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Garmin: The World's Largest Competitor

Paper Type: Free Essay Subject: Marketing
Wordcount: 5474 words Published: 3rd May 2017

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Gary and Min started their venture in Lenexa, Kansas with startup capital of four million dollars. Not even a decade after launching Garmin, sales are at 105 million dollars with a profit of 23 million dollars. Just to give you an idea of how quickly the company expanded, by 1999 Garmin had a hold of 50% of the GPS market in North America, has a presence in 100 countries worldwide, and is carried by over 2,500 independent distributors. Garmin continues to innovate and expand; below we discuss the environment Garmin is battling in, the company’s core competencies, and where it stands among competitors in greater detail.

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External Analysis

As most people know, Garmin is the world’s largest competitor in the market for Global Positioning System (GPS) devices, and particularly in the Personal Navigation Device (PND) market. According to the company, Garmin is a leader in providing “navigation, communication, information devices and, applications, most of which are enabled by GPS (global positioning system) technology” [1] . Garmin’s stated goal in creating these devices is to enrich the lives of their customers, by providing high quality products that create value for consumers [2] . The industry for navigation and communication devices consists of a number of highly competitive firms that, like Garmin, design, create, and distribute GPS devices for a variety of uses. The areas where Garmin specifically creates products for are automobiles, outdoor use, marine vehicles, and aviation [3] . The industry has become extremely populous in recent years due to technological advancements and high demand for GPS devices, but Garmin has remained near the top of the industry throughout this time frame -as of today, Garmin sits sixth among firms in the scientific and technical instrument industry in terms of total revenue, fifth in terms of market capitalization, and second in terms of net profit margin [4] . Most of these firms follow distinctly similar business processes as well, relying on innovation and vertical integration, making for an even more competitive industry. In order to stay ahead, Garmin has had to pay close attention to the actions of both consumers and competitors.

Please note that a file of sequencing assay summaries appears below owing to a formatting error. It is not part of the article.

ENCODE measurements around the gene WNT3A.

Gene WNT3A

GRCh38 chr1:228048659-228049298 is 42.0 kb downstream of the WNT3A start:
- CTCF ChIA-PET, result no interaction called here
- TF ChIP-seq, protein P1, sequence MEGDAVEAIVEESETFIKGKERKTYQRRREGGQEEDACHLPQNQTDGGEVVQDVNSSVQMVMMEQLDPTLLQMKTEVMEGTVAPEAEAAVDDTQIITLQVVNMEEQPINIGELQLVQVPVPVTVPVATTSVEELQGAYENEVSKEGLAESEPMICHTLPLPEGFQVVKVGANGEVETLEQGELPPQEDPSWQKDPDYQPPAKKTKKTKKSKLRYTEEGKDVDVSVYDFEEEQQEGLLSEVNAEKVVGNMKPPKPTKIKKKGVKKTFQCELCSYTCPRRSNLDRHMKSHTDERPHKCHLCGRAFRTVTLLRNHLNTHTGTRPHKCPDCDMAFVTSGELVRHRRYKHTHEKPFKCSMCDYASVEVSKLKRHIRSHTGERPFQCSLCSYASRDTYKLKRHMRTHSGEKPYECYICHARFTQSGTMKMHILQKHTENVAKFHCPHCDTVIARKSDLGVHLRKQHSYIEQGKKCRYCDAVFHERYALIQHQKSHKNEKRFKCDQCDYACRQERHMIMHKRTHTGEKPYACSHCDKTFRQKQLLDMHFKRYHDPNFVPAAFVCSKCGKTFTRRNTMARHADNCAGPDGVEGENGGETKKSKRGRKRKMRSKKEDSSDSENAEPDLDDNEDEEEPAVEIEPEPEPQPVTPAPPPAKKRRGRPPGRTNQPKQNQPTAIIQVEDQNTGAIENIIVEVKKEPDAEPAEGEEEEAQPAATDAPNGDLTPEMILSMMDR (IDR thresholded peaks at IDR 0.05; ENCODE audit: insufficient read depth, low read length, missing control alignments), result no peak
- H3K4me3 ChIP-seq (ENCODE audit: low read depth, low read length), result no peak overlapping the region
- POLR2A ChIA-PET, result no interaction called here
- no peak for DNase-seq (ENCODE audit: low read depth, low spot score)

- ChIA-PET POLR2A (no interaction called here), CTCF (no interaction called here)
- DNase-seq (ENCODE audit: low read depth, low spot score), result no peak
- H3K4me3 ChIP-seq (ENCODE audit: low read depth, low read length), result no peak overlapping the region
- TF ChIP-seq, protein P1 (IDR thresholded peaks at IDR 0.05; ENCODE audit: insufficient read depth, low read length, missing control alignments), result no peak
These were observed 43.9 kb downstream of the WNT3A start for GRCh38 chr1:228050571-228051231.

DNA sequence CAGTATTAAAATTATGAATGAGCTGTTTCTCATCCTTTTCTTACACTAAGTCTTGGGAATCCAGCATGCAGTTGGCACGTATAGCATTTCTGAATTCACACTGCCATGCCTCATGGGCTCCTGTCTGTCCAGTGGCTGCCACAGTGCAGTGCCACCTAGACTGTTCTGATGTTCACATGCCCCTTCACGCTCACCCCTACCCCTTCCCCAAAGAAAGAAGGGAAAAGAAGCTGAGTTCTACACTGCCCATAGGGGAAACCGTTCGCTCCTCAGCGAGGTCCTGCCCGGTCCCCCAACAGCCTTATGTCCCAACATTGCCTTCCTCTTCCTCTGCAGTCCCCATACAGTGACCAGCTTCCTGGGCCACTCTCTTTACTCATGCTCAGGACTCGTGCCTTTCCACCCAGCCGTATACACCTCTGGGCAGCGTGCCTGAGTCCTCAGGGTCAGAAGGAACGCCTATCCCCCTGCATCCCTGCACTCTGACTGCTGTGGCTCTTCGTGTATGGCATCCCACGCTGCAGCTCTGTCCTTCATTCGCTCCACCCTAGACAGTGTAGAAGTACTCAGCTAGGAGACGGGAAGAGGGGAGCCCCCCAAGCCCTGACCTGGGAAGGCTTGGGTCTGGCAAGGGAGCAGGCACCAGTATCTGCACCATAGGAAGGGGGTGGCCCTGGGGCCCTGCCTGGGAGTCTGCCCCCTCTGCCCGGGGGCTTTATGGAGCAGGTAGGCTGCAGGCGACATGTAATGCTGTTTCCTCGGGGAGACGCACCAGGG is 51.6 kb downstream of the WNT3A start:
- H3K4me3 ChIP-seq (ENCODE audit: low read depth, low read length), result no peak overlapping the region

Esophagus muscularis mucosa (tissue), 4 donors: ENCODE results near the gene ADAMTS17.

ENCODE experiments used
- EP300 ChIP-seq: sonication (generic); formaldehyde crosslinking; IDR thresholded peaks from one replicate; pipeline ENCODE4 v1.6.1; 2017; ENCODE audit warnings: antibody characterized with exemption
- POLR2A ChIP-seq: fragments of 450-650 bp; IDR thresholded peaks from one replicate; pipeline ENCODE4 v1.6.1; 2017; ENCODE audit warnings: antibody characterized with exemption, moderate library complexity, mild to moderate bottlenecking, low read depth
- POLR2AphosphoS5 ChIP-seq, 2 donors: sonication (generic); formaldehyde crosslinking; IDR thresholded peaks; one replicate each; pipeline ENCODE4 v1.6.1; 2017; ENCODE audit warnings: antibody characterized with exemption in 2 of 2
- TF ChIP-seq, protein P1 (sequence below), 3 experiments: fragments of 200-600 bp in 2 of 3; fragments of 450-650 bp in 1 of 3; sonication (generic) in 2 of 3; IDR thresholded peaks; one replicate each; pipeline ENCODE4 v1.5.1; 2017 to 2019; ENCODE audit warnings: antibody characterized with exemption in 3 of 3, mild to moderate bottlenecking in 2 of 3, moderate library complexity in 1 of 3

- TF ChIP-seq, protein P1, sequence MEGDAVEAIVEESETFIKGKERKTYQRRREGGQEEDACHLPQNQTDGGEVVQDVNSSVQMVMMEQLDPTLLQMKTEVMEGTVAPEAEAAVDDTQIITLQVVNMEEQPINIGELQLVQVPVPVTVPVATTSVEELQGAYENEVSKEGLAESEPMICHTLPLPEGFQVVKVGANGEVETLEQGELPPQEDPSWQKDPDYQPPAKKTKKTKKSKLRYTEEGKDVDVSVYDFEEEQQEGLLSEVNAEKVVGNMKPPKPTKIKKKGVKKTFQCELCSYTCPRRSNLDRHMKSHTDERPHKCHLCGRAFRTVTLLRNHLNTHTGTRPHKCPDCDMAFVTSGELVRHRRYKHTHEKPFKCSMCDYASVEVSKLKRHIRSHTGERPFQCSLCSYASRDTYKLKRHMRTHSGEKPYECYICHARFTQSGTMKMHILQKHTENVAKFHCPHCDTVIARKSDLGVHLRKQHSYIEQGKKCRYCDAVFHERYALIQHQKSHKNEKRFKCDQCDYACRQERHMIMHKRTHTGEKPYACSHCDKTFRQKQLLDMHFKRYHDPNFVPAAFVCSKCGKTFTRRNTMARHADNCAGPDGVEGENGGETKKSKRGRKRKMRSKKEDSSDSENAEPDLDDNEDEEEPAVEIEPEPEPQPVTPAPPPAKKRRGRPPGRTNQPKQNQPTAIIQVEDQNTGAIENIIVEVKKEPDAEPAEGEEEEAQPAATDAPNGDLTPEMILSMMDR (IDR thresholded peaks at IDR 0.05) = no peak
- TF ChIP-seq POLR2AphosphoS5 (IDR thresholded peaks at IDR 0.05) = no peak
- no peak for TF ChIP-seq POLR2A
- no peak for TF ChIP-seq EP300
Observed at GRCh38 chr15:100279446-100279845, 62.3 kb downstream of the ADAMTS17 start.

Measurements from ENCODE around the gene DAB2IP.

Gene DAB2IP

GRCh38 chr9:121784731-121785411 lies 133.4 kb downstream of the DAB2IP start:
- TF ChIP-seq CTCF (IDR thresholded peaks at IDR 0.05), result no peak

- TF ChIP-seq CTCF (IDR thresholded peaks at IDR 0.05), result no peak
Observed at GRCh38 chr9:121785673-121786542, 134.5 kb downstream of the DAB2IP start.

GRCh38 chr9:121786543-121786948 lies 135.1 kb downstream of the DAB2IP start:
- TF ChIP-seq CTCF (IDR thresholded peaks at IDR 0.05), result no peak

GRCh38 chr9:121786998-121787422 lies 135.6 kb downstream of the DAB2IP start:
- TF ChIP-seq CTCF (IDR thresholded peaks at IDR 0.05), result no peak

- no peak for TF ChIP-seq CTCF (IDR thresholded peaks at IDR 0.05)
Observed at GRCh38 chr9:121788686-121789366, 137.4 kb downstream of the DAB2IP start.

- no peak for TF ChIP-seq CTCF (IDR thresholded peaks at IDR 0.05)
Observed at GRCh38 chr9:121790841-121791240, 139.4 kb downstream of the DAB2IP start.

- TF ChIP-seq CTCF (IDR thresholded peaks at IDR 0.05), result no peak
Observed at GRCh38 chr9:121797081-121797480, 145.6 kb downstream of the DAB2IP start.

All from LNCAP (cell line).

Despite the presence of so many competitors, Garmin is able to stay at the forefront of the industry due to its capabilities in several key areas which are crucial for success in the industry. These key success factors include establishing market share and brand recognition, investing heavily in research and development and innovation, having a strong, global distribution network, and implementing vertical integration. Successes in these areas are critical for firms competing in the navigation and information industry, and Garmin achieves a level of success in each area.